Sunday, November 21, 2010


The importance of fiber in the diet for maintaining good health has been recognized world over by now. Like water, fiber cannot be strictly classified as a nutrient essential for growth but while water is essential for the very survival, fiber consumption can dramatically influence the quality of life in many ways. The modern "mantra" about consuming whole grains, fruits, vegetables and nuts is based on the indisputable fact that they are rich sources of fiber. A daily intake of 25 gm for an adult is accepted in many parts of the world as essential for normal health..

The euphoria about dietary fiber has spawned many new businesses and there are thousands of products now available in the market claiming to be rich in dietary fiber that can control cholesterol, CVD, diabetes, hypertension and gastrointestinal afflictions. By far strongest evidence has come for the role of dietary fiber in reducing significantly the serum cholesterol level. The role of fiber in maintaining a healthy gut system and generating some nutrients like essential fatty acids are also well documented. Fiber contained in oat bran, whole wheat, beans, prunes and many plant foods are recognized as most effective in obtaining many of the benefits attributed to it.

Though there is distinct difference between soluble and insoluble fibers, both are required for good health. Recent differentiation between dietary fiber and functional fiber was necessary because of the tendency on the part of the industry to use some natural and others man-made substances in product formulations exhibiting some of the benefits of naturally occurring fiber sources. Two important sources of functional fiber are Polydextrose and Inulin,used widely by the food industry for boosting fiber content in processed foods. Polydextrose is made by vacuum melting of glucose with Sorbitol and citric acid resulting in a 3-dimensional structured molecule which resists action of gut enzymes that hydrolyzes starch and other carbohydrates. It is claimed as a soluble form of dietary fiber though every one does not agree that it is a true dietary fiber.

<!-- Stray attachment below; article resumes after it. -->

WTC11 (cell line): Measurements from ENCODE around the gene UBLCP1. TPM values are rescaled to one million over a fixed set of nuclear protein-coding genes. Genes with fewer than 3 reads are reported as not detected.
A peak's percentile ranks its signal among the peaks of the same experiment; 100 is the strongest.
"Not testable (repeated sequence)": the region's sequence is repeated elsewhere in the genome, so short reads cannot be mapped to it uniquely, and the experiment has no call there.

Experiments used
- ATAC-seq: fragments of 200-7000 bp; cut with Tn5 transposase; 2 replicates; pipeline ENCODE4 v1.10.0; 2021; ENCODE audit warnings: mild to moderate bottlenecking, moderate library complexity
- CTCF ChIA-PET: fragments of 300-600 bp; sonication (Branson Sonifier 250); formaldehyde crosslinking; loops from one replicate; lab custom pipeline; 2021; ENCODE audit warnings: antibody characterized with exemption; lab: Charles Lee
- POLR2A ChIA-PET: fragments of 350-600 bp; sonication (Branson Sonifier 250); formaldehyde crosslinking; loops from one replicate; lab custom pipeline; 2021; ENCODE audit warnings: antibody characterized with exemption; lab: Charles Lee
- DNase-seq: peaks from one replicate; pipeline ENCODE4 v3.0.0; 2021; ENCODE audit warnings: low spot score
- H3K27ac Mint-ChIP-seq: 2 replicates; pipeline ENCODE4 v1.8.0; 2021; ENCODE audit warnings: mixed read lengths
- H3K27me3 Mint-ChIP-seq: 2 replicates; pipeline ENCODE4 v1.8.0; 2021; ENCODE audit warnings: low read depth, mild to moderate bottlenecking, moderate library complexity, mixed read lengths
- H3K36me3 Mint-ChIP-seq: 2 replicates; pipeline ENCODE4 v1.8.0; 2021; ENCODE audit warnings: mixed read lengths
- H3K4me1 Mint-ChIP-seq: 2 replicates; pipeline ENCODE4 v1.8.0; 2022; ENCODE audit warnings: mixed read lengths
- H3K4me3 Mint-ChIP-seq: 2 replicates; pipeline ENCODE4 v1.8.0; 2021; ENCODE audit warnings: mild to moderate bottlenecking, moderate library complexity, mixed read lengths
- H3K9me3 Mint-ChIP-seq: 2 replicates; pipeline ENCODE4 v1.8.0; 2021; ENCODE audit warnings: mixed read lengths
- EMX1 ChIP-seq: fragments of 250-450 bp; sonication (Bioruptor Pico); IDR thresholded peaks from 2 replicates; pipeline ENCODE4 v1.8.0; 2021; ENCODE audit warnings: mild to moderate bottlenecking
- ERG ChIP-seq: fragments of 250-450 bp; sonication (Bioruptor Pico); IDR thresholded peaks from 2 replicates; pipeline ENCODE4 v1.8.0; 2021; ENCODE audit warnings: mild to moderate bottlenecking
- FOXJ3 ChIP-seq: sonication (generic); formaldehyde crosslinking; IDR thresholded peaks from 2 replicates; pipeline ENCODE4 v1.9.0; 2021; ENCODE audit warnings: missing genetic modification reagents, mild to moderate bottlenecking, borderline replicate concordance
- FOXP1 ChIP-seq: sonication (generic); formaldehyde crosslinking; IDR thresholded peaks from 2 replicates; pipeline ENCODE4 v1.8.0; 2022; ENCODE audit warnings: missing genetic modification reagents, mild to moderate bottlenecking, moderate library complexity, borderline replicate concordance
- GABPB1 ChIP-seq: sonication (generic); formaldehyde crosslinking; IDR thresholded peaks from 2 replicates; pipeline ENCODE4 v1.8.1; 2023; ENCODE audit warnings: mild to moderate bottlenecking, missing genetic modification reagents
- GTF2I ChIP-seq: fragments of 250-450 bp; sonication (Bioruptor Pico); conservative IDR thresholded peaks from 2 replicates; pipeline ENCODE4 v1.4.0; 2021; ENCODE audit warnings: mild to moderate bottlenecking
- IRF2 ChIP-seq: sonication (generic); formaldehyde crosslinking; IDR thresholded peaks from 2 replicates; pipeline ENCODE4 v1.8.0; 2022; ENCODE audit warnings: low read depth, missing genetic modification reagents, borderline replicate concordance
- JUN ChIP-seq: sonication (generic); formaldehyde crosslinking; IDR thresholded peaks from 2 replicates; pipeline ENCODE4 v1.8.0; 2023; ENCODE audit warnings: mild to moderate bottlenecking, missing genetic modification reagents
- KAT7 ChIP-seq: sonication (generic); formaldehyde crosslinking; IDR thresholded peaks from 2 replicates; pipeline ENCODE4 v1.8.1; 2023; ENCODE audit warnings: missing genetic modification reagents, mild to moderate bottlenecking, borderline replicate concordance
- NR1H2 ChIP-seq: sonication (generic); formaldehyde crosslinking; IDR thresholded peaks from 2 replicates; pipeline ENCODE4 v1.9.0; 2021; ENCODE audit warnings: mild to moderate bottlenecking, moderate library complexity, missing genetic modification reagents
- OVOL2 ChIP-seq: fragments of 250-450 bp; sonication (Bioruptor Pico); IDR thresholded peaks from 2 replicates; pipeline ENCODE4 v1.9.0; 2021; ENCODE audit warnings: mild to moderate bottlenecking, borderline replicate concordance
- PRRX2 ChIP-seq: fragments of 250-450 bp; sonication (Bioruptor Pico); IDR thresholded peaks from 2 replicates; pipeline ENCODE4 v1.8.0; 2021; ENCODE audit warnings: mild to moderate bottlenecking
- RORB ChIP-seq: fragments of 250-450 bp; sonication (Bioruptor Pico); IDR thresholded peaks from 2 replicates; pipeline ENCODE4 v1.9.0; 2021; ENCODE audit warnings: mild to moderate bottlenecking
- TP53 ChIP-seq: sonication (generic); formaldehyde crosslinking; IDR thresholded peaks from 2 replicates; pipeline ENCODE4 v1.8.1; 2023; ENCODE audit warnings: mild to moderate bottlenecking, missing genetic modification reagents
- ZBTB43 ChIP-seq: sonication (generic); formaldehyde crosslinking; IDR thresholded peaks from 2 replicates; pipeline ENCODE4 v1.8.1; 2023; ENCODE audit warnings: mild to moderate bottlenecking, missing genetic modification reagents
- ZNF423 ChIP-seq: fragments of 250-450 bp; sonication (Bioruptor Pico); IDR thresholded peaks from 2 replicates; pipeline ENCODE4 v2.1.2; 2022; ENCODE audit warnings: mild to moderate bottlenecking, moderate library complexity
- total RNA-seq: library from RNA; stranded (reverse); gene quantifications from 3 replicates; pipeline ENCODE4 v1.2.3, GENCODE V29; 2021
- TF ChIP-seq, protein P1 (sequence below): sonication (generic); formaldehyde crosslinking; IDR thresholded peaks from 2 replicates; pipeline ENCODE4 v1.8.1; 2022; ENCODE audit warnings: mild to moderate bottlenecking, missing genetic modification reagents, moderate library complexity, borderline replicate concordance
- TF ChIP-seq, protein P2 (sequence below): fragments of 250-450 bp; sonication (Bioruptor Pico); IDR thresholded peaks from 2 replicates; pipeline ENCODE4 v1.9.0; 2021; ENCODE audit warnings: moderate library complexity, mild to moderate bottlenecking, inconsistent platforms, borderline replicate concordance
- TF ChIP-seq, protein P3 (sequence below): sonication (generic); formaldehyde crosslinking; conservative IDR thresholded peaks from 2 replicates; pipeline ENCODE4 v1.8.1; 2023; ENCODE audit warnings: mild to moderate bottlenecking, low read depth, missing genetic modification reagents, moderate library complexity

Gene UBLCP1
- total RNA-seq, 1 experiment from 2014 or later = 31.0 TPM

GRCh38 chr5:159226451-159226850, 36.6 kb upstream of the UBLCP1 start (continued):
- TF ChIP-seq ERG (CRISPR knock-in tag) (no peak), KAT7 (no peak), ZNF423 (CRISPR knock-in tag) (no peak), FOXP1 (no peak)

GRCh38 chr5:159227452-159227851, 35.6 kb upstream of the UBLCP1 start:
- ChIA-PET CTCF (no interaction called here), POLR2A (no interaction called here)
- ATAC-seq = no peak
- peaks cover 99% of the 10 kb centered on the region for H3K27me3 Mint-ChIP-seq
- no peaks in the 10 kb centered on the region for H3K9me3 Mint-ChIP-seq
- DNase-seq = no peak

Polydextrose is water-soluble and is used in many beverages with a few advantages. It has a neutral, fresh taste, high solubility and good stability at a wide range of pH conditions. It is also stable at reasonably high temperature conditions without getting hydrolyzed easily. A solution of Polydextrose is clear and transparent in appearance with medium viscosity. Recently reports from China indicate that Polydextrose is an excellent additive for tea to modify the flavor and mouth feel liked by consumers besides contributing to higher levels of functional fiber. The low caloric value of only 1 kC per gm is an advantage while using in formulations with calorie restriction. The relatively low Glycemic Index, less than 7, makes it ideal for diabetic food formulations. Specialty foods incorporating sugar substitutes like aspartame need bulking agent or a carrier with least calorie content and Polydextrose fits into this role admirably.

With an E number of 1200, Polydextrose is widely used in many products where features like low caloric density, increased fiber level and reduced fat content are desired. Such products include beverages, cakes, candies, dessert mixes, breakfast cereals, frozen desserts, puddings, salad dressings etc. Being a humectant, stabilizer, thickening agent and a proven pre-biotic substance, Polydextrose offers opportunities for creating new foods with more diverse sensory characteristics. A few side effects attributed to this food additive include abdominal cramps, bloating of stomach and excessive generation of gas. Consumption of Polydextrose up to 90 gm a day does not cause laxative effect while other pollyols exerts such effects at levels less than 20 gm. Though it is proved to be safe for human consumption, having shown no deleterious effect so far by any scientific studies and approved for universal use as a food additive since 1981, considering that it is a synthetic product created out of chemical reaction, its use should preferably be restricted to specialty foods targeted at over weight, diabetic and diet conscious consumers.


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